I can’t even begin to count how many times I wanted something but the fear of being told ‘No’ held me back from even asking a question. I am much more confident today than I used to be just a few years ago, but it is still something I need to watch for.
Work environment comes to mind immediately for me and for those I coach. We do our jobs and expect to be acknowledged. It could be recognition or it could even be a promotion we deserve. When we watch others get what we feel we have earned it upsets us.
Women by nature do not talk-up their accomplishments, but we are doing ourselves a disservice by not bringing attention of our value at our organization. It is equally a disservice to us to not discuss our career path in our organization with our boss.
Our careers are OUR responsibility, not our companies’. If you want progress in your career; you need to lay out a progression path for your career and discuss the gaps in your experience to get you from where you are at today to where you want to go.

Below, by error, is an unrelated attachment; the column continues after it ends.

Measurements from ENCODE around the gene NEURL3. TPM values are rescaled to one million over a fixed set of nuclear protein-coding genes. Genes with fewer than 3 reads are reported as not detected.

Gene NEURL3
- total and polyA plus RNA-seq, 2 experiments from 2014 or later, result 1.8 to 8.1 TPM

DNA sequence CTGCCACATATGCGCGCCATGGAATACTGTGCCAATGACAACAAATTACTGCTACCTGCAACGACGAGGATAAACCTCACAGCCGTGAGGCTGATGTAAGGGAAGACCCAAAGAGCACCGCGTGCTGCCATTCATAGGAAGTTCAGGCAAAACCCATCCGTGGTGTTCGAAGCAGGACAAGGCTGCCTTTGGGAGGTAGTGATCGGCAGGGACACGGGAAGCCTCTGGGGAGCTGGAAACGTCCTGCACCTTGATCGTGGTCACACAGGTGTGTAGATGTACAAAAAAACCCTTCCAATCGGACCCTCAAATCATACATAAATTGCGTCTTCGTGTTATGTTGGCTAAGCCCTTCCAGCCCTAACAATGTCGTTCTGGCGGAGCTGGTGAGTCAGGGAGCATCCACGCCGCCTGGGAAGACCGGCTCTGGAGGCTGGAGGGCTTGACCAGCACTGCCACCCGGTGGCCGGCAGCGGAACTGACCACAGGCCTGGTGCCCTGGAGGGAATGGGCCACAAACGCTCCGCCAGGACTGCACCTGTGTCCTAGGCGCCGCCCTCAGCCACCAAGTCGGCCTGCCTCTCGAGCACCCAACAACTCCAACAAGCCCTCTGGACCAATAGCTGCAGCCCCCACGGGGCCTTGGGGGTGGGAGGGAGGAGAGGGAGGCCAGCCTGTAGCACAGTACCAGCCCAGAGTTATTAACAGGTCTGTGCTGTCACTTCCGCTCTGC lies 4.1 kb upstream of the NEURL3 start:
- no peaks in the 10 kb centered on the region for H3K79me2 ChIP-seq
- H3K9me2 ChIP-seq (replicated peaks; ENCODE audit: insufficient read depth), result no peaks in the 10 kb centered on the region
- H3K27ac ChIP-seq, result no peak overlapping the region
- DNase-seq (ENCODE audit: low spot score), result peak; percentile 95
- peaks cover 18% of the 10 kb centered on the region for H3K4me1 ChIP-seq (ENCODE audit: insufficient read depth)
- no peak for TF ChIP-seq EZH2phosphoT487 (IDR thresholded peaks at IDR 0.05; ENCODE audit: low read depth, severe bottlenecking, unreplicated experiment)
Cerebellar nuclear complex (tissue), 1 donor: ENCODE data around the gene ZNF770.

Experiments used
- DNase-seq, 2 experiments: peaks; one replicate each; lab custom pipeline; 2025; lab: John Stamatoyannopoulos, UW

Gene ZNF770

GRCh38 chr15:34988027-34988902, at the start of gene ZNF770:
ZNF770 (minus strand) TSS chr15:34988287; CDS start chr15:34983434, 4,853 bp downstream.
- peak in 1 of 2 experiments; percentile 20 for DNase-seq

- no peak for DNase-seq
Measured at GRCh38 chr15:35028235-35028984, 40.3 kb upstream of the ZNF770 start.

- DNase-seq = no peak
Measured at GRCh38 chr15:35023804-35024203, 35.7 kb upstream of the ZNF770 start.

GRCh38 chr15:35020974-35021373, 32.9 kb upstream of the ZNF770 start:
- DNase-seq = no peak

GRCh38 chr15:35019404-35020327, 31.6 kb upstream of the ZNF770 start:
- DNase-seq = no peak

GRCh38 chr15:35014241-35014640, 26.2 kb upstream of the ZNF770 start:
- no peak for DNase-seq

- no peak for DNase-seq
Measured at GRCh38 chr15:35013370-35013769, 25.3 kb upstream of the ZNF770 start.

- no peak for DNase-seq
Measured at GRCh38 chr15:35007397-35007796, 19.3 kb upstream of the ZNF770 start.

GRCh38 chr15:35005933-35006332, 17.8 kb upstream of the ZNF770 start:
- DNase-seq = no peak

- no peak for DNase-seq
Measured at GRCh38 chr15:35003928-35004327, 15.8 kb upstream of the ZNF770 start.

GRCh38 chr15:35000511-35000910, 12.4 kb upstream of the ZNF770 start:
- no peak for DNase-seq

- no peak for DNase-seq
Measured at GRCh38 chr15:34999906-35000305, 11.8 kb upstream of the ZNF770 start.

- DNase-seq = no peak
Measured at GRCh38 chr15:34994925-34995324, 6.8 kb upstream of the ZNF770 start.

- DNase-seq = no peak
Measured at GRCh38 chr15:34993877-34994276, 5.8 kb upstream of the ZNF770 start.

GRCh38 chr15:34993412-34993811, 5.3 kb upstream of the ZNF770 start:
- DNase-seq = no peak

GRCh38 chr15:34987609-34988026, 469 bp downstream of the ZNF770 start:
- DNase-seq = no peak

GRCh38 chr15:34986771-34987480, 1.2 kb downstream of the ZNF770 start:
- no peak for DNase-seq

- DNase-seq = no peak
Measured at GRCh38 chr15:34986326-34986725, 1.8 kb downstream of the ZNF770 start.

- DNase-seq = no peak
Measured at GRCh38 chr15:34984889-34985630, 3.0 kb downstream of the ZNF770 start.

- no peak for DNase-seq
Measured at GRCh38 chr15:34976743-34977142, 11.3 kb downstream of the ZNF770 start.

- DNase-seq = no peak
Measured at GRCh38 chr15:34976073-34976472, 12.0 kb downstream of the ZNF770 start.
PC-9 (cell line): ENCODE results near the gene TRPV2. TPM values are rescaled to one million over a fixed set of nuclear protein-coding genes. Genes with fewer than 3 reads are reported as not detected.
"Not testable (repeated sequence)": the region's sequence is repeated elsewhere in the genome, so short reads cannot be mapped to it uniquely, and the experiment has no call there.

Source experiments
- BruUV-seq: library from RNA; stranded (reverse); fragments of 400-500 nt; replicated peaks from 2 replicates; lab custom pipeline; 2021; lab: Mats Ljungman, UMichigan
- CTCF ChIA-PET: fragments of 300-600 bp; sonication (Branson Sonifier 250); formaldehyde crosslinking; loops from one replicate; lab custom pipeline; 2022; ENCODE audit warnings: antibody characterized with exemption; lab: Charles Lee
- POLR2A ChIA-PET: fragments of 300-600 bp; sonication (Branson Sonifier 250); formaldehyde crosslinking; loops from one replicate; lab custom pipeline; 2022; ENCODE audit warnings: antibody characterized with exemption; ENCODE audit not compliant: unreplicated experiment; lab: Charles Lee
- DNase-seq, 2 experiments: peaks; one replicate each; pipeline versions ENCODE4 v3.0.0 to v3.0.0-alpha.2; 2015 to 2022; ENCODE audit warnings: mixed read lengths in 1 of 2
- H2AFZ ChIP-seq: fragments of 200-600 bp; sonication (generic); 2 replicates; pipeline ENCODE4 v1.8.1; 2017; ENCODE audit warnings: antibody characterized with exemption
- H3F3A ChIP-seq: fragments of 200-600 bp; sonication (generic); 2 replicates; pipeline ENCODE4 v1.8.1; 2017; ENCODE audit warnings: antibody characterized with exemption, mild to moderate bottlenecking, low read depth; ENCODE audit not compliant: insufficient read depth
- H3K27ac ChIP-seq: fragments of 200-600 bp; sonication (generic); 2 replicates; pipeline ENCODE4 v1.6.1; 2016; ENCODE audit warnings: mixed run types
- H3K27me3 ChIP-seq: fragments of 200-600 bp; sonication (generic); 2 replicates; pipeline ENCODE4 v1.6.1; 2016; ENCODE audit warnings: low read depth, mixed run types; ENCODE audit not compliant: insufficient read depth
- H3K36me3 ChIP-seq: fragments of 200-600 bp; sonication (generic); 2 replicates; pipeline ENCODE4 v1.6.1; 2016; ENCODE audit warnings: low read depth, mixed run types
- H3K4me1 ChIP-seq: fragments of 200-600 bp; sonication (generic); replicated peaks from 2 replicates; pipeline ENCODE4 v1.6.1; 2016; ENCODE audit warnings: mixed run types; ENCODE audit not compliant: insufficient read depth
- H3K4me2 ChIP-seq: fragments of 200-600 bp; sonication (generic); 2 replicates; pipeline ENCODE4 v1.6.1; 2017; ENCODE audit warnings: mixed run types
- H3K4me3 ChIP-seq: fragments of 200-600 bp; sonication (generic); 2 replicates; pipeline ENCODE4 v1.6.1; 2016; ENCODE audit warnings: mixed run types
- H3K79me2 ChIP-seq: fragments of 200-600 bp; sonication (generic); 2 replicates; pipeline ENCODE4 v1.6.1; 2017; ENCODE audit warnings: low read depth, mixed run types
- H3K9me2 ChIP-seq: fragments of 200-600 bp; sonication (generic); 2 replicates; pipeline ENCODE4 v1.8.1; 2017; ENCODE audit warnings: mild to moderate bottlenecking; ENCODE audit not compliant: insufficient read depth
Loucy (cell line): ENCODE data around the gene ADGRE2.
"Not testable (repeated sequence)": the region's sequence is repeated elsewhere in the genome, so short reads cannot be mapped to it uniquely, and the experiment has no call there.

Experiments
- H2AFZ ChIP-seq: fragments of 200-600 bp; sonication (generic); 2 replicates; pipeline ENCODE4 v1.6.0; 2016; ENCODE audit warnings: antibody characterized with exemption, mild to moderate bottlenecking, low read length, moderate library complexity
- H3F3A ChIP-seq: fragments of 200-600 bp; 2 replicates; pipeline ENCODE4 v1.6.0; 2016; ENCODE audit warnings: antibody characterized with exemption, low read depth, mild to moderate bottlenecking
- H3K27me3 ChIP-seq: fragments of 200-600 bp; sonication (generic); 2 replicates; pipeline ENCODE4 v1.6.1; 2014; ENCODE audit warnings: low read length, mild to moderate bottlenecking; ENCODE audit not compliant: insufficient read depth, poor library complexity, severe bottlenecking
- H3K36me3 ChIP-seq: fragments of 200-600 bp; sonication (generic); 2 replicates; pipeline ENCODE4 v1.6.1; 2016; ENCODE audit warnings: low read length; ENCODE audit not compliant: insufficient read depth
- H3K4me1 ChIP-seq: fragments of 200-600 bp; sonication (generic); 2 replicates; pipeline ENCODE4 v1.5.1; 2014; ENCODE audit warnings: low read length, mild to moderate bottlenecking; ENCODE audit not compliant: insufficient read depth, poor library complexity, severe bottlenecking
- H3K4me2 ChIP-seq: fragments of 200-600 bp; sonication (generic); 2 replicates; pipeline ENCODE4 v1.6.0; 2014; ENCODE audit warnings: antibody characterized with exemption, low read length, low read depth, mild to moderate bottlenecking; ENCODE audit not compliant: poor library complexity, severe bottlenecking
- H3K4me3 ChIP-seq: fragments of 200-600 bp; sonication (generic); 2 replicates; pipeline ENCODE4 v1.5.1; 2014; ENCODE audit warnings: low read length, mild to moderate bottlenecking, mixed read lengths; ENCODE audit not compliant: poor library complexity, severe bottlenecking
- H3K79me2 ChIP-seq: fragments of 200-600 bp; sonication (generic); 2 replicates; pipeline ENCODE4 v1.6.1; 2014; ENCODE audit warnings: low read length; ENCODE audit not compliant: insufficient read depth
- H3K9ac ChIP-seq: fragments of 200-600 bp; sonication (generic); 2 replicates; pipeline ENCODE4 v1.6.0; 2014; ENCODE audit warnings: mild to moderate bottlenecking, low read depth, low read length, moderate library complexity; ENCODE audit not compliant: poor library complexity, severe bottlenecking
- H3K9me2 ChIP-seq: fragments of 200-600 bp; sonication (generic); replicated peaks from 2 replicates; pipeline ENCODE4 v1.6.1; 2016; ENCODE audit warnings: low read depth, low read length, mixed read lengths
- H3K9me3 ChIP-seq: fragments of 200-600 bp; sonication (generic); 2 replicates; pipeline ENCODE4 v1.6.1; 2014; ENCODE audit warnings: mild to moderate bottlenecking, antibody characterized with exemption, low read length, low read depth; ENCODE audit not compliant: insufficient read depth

We often allow fear to hold us back. We don’t want to hear about our current shortcomings, so we avoid the topic all together. If you want to grow in your career, you need to take control of your destiny, ask for feedback, ask for guidance and sell yourself.
How do you do this?
First, you need to determine what position you wish to move into. It may be within your current department or perhaps a different department or even another organization. You then need to do your homework. Find out what you believe are the gaps between what you know and what you need to know by talking to people.
If your change is at your place of employment, make a 30 minute appointment with your boss and practice your conversation. You do not go into a conversation with the viewpoint of ‘When are you going to promote me?’ You want to go in to discuss your achievement and express interest in your career path. You are looking for feedback on how to get to that next step and showing your boss you are interested in moving forward. Also have a willingness to listen to suggestions of the next steps that you haven’t even thought of.
What is key is to make this an on-going conversation. I typically have this conversation with folks in my organization every 12-18 months. Patience is also key with these conversations. Just because you raise up your interest does not mean that wheels start turning on a position for you. It could take years and in the meantime, you work on the gaps that may have been pointed out to you.
What my experience has shown is that I need to vocalize where I desire my career to head. I can’t expect the company to read my mind.